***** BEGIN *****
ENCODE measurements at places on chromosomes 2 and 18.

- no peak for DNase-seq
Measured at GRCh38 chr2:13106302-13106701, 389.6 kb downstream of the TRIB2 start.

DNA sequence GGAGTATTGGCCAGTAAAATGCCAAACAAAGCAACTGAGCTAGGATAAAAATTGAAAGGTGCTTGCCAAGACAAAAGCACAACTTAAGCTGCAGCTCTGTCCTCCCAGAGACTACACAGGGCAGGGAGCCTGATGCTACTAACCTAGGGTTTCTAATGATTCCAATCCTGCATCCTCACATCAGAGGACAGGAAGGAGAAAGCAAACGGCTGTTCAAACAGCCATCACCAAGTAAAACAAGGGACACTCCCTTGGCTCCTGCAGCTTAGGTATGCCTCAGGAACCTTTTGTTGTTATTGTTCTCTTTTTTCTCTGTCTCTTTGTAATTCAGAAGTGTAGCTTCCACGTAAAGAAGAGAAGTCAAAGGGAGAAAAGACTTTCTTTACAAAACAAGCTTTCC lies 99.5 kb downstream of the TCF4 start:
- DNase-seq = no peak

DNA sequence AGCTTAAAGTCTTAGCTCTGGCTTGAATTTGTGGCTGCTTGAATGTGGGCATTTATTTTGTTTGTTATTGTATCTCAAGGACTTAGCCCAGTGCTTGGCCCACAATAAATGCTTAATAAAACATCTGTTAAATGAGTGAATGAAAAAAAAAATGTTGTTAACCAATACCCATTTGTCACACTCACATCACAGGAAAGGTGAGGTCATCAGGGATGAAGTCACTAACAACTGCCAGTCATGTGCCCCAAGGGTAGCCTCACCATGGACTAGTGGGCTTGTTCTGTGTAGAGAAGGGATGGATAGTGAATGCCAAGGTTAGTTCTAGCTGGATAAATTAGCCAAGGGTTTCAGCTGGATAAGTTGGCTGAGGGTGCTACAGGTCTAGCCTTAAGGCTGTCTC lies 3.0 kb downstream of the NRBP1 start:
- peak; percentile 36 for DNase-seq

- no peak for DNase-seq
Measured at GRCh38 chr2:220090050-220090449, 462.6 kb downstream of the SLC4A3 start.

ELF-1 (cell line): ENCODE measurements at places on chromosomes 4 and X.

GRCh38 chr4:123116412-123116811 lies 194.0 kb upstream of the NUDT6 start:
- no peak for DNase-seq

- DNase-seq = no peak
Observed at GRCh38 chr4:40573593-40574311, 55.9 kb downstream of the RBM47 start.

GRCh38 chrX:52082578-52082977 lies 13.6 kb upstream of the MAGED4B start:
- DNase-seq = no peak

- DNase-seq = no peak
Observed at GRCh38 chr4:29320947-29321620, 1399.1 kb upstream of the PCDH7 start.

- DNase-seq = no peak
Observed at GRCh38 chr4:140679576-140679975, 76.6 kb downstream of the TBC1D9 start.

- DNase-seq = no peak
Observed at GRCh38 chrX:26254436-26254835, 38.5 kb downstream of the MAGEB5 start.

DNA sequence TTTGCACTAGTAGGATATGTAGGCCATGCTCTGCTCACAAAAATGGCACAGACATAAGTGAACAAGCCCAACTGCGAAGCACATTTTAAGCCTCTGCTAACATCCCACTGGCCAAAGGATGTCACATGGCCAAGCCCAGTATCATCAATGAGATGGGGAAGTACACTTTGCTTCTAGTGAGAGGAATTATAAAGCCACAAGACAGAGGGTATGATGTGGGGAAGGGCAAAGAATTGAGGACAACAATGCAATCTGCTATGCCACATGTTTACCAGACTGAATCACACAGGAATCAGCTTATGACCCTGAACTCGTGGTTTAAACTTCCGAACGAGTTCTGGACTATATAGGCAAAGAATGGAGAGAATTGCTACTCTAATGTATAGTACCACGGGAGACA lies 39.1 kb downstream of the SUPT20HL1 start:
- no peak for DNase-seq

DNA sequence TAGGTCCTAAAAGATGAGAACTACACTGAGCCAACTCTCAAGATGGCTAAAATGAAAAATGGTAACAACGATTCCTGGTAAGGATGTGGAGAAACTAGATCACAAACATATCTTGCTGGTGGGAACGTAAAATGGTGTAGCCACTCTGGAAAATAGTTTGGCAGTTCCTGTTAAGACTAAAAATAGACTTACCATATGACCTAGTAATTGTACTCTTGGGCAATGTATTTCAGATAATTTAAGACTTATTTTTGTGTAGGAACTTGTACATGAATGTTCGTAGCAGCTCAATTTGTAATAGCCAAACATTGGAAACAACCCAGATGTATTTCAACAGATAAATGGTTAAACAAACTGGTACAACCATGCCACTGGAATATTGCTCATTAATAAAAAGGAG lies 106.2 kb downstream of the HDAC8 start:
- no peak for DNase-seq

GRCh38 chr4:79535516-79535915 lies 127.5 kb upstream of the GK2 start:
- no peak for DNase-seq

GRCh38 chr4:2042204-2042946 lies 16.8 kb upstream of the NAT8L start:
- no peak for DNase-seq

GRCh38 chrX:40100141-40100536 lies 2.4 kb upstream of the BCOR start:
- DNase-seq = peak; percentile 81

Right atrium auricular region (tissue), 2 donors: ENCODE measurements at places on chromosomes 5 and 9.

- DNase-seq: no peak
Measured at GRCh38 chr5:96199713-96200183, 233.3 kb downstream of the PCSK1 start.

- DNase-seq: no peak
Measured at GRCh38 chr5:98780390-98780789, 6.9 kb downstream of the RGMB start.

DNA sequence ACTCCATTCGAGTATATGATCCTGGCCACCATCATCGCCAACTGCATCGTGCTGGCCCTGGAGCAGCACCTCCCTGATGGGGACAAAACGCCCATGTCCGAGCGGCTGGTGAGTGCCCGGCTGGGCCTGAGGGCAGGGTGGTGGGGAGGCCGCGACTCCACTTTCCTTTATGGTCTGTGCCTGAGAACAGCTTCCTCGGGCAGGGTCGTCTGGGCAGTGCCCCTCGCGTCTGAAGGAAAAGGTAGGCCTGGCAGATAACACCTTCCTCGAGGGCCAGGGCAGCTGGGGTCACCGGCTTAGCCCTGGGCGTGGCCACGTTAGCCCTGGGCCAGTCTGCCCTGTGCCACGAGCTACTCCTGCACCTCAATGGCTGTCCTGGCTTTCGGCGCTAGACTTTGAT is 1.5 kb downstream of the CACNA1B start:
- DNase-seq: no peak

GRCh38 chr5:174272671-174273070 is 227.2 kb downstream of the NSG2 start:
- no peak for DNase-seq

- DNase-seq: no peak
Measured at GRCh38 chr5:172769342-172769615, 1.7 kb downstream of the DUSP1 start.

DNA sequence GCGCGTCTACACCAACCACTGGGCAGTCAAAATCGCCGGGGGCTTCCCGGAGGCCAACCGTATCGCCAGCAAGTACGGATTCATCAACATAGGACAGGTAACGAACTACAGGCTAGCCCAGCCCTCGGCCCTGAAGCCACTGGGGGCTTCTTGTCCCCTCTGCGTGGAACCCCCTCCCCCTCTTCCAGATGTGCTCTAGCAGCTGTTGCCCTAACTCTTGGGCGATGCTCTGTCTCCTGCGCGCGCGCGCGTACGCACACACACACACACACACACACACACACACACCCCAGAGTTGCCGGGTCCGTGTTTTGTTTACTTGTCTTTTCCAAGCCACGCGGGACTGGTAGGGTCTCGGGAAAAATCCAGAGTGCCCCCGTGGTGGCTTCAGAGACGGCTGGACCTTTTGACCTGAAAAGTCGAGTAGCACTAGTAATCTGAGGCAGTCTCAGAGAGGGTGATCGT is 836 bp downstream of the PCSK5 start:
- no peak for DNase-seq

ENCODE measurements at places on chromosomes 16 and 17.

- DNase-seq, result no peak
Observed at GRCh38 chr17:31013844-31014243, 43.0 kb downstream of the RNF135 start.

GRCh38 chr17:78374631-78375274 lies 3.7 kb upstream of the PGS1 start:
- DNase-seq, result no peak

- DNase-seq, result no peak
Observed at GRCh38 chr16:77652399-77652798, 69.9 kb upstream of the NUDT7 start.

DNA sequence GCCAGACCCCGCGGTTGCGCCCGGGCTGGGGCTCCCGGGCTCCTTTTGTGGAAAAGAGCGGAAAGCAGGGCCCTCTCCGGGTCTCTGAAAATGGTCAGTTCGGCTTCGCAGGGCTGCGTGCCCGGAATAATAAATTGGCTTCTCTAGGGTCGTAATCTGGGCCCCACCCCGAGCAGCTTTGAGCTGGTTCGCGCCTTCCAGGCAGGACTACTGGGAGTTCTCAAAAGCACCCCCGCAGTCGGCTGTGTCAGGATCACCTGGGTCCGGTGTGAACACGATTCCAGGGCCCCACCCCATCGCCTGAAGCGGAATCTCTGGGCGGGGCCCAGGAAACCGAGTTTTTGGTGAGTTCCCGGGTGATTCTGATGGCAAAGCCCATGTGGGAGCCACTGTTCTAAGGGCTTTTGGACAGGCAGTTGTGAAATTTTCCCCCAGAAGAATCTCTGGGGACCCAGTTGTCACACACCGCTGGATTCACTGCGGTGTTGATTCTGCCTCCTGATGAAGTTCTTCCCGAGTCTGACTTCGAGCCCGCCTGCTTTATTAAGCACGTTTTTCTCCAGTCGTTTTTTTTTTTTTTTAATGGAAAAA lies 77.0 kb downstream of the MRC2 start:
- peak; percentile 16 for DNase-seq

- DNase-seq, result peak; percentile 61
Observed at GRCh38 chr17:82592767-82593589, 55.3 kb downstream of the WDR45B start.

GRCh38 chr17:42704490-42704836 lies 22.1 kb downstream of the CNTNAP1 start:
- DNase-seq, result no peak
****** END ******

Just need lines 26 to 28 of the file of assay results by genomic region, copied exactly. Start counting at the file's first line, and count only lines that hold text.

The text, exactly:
- no peak for DNase-seq

GRCh38 chr4:79535516-79535915 lies 127.5 kb upstream of the GK2 start:
- no peak for DNase-seq